A story of violence, and sex, and what exactly?
Leica M8, Summicron 90mm. 2007
In 2008, with the release of Real Animal, Alejandro Escovedo proved ready for his close up. After years on the road, after his recovery from the ravages of Hep C and the beginning of recovery from the alcohol that caused it, Alejandro pretty much nailed it, insofar as churning out an airplay-ready platter was concerned. Tony Visconti proved to be the sympathetic and ideal producer that weirdly a year earlier John Cale was not, though truth be told, The Boxing Mirror captured Alejandro brittle in the early stages of sobriety, dry on several levels, and still wobbly on his feet. With today’s release of Street Songs of Love, it has all come together: Alejandro has released the greatest rock’n’roll album of his long and storied career.
It wouldn’t be accurate to say I didn’t like Real Animal. I loved songs like “Chelsea Hotel ’78,” “Smoke,” and “Nuns Song.” But I found “Always A Friend” too self-consciously an attempt to get into the managerial and artistic slipstream of Al’s new friend Bruce Springsteen, whose manager Jon Landau had taken on the duties of getting this unheralded American treasure known by a wider audience. Those three songs rank among the best rock songs of Escovedo’s career, but too many of the softer songs fell into the nether region between rock ballads and the achingly beautiful chamber-folk concoctions that Alejandro had woven on great albums like With These Hands and Thirteen Years. I loved the concept of Alejandro telling his own story in a single album — going back through his days in San Francisco with The Nuns, or in New York with Rank and File, or Austin with the True Believers. And I was happy to hear it actually played on FM radio. I just didn’t really love it.
With Street Songs of Love the worry is that I’ll play it over and over and over again until my iPod, ears, and brain give out. Yes, some of the riffs and chord progressions have been recycled from songs like “Chelsea Hotel ’78” and “Smoke.” That’s fine; recycling is good for the environment and Alejandro’s found his groove in self-homage. But he doesn’t back down and fall into soft rock mush; this is the rockingest album he’s been on since that second, flawed True Believers record. It’s nice that Bruce does a duet with him, and great to hear him sing with his hero Ian Hunter. But the reason this one is so great is that it’s the real proof that Alejandro is a rock’n’roll animal.
This one has a stripped down band — no cellos or violins, just Hector Munoz bashing the drum kit like he’s killing a gila monster with the butt of a gun, and David Pulkingham reeling off riffs like he’s the living embodiment of Wagner and Hunter on Lou Reed’s Rock n Roll Animal. The trinity of Alejandro references — early ’70s Rolling Stones, Mott the Hoople, and late ’70s LA-SF-NY punk rock — hold everything together. Someday soon I”d love to hear Alejandro pull together a double album with a quiet side, his own version of Exile. For now, having this platter of crunching rockers will do. With the Bruce bait for DJs, maybe this will finally make Alejandro the star that in a just world he would have been long, long ago.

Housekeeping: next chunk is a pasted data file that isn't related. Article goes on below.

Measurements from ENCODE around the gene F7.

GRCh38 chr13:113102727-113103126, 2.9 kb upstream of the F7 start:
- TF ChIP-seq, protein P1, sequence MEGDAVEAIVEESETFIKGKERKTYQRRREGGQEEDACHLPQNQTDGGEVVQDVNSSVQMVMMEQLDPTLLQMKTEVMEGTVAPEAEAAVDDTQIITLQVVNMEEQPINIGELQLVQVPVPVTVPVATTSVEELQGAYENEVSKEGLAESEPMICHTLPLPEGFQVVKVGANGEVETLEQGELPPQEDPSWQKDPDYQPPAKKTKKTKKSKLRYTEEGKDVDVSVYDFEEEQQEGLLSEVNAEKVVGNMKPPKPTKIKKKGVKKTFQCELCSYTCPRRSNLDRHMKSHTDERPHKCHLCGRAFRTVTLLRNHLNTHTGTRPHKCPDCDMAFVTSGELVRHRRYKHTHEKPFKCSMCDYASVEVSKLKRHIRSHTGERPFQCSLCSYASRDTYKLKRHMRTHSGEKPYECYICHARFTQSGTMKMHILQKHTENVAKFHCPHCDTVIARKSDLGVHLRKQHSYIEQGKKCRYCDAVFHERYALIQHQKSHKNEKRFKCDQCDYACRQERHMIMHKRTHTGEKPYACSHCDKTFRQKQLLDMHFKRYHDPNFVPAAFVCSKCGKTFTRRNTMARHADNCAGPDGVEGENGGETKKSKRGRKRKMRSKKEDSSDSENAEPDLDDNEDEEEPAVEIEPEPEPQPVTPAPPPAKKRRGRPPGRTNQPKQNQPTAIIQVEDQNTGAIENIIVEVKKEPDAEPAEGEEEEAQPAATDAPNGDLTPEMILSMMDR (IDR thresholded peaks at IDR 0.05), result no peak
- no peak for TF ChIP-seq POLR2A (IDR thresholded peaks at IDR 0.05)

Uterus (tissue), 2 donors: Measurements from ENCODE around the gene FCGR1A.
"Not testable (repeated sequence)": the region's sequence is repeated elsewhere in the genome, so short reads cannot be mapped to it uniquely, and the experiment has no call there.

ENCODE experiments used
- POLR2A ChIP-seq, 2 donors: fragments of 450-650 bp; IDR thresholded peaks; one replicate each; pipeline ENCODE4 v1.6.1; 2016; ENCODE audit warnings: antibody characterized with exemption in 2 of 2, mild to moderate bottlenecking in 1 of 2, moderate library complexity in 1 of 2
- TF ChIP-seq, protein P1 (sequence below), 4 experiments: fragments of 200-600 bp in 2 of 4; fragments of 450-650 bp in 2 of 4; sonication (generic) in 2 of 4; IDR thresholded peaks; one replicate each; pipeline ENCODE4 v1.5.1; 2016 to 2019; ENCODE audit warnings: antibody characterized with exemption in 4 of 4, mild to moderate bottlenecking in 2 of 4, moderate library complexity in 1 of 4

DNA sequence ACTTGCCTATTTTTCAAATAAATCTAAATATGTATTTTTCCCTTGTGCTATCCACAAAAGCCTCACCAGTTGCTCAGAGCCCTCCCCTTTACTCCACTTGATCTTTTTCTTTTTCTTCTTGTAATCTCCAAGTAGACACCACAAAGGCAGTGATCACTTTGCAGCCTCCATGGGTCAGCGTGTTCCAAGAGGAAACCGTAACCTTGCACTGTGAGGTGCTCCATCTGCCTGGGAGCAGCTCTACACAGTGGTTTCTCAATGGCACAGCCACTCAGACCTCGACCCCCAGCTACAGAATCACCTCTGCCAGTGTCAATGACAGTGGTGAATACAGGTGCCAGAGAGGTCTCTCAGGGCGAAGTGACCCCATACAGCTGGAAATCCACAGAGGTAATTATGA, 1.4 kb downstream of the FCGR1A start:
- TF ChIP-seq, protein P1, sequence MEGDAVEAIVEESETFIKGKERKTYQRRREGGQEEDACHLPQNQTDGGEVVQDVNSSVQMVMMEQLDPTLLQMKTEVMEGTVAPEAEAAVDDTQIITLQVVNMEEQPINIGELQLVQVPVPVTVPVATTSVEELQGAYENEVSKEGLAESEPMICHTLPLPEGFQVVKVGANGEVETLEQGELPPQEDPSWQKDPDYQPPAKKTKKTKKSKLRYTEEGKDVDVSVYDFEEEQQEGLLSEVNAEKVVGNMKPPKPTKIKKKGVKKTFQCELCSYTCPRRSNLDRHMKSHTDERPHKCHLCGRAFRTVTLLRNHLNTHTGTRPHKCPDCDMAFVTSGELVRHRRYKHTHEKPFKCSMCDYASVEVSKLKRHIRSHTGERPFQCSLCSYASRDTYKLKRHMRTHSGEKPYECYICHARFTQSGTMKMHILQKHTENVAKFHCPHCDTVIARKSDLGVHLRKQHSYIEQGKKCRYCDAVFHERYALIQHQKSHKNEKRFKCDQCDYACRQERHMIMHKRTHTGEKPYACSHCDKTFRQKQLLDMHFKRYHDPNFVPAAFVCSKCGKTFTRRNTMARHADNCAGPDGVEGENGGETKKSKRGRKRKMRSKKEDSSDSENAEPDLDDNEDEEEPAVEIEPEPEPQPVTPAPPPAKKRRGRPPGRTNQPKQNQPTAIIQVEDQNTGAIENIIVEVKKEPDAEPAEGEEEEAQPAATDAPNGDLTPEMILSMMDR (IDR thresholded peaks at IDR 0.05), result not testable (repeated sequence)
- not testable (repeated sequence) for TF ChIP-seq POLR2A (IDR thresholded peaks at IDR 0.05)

Leica Digilux 3
It was not merely the best New Pornographer’s show we’ve seen, it may have been the best show we’ve seen in some years, full stop. Occasionally Neko’s vocals slipped the track and the band rode on for a mile or two with sparks flying. But for the most part, the harmonies flew like the Blue Angels in formation, Kurt Dahl continued to rack up points in the computer rankings of the #1 drummer in the universe, and the band rocked with the precision of a synchronized swim team.
Starting with “Sing Me Spanish Techno” is always a challenge, in the same way that starting the NASCAR circuit at Daytona is a challenge — there are going to be wrecks, even as you’re thrilled that the show is underway. By the time Dan Bejar appeared onstage in a beer bubble, descending like Pink at an awards ceremony to play “Jackie, Dressed in Cobras,” it all gelled.
May we offer special thanks that two-thirds of the way through the sold-out show, they played “We End Up Together,” not just the best song on Together, but once again a song where the New Pornos drop the ironic armature and stand there unprotected. Our breath ended up one county over.
Neko was in really fine form on all the old showstoppers, not to mention “All The Old Showstoppers.” On songs like “Letter From An Occupant” or “The Laws Have Changed,” which call for vocal gymnastics, she flipped and bounced in perfect pitch, but in a seemingly easier song to sing, such as “These Are The Fables,” things were a little shakier.